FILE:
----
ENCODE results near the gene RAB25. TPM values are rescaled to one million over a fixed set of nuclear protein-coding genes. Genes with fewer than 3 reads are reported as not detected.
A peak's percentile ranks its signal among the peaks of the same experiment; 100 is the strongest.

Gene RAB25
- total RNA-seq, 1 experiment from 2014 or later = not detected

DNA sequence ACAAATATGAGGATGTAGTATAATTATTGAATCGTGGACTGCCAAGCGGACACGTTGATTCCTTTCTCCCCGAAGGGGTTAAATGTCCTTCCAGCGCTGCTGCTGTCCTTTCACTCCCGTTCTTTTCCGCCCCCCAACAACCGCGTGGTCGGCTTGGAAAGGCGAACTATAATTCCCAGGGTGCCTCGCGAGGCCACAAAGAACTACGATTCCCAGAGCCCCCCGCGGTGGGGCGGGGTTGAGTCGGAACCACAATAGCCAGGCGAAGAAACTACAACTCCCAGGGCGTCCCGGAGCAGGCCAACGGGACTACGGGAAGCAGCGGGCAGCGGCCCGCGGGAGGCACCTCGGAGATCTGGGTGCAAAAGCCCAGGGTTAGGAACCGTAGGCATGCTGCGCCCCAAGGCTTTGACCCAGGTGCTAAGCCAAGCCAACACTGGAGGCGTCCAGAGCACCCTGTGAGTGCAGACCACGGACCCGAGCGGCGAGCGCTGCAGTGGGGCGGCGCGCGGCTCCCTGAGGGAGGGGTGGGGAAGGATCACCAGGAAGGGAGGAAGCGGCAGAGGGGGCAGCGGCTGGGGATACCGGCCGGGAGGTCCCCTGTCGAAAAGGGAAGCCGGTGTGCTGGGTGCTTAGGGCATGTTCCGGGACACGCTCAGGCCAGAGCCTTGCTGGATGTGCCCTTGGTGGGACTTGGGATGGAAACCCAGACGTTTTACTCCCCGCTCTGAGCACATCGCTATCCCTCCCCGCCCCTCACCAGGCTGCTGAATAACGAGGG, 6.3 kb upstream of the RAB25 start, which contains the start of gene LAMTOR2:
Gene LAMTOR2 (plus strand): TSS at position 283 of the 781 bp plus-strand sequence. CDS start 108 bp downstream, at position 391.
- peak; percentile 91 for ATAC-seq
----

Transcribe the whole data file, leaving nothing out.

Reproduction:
ENCODE results near the gene RAB25. TPM values are rescaled to one million over a fixed set of nuclear protein-coding genes. Genes with fewer than 3 reads are reported as not detected.
A peak's percentile ranks its signal among the peaks of the same experiment; 100 is the strongest.

Gene RAB25
- total RNA-seq, 1 experiment from 2014 or later = not detected

DNA sequence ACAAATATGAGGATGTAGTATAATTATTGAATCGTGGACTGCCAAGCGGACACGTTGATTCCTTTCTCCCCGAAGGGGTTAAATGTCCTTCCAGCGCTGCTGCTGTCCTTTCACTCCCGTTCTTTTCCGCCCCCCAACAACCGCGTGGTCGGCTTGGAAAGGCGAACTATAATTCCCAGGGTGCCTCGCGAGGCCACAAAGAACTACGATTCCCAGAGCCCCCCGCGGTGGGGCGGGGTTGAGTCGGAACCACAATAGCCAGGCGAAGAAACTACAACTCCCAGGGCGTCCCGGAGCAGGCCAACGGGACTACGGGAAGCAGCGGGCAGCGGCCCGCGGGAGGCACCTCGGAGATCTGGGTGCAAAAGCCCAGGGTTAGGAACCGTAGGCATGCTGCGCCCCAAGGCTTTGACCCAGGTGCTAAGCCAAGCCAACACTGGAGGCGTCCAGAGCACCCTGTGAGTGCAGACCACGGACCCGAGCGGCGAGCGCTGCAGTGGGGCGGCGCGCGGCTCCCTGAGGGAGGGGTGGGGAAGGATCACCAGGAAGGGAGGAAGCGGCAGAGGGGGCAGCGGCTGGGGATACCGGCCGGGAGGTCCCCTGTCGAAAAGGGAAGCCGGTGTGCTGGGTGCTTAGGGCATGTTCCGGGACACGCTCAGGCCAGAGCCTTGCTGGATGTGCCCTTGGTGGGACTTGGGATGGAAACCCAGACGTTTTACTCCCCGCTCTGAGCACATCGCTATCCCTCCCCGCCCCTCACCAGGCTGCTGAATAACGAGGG, 6.3 kb upstream of the RAB25 start, which contains the start of gene LAMTOR2:
Gene LAMTOR2 (plus strand): TSS at position 283 of the 781 bp plus-strand sequence. CDS start 108 bp downstream, at position 391.
- peak; percentile 91 for ATAC-seq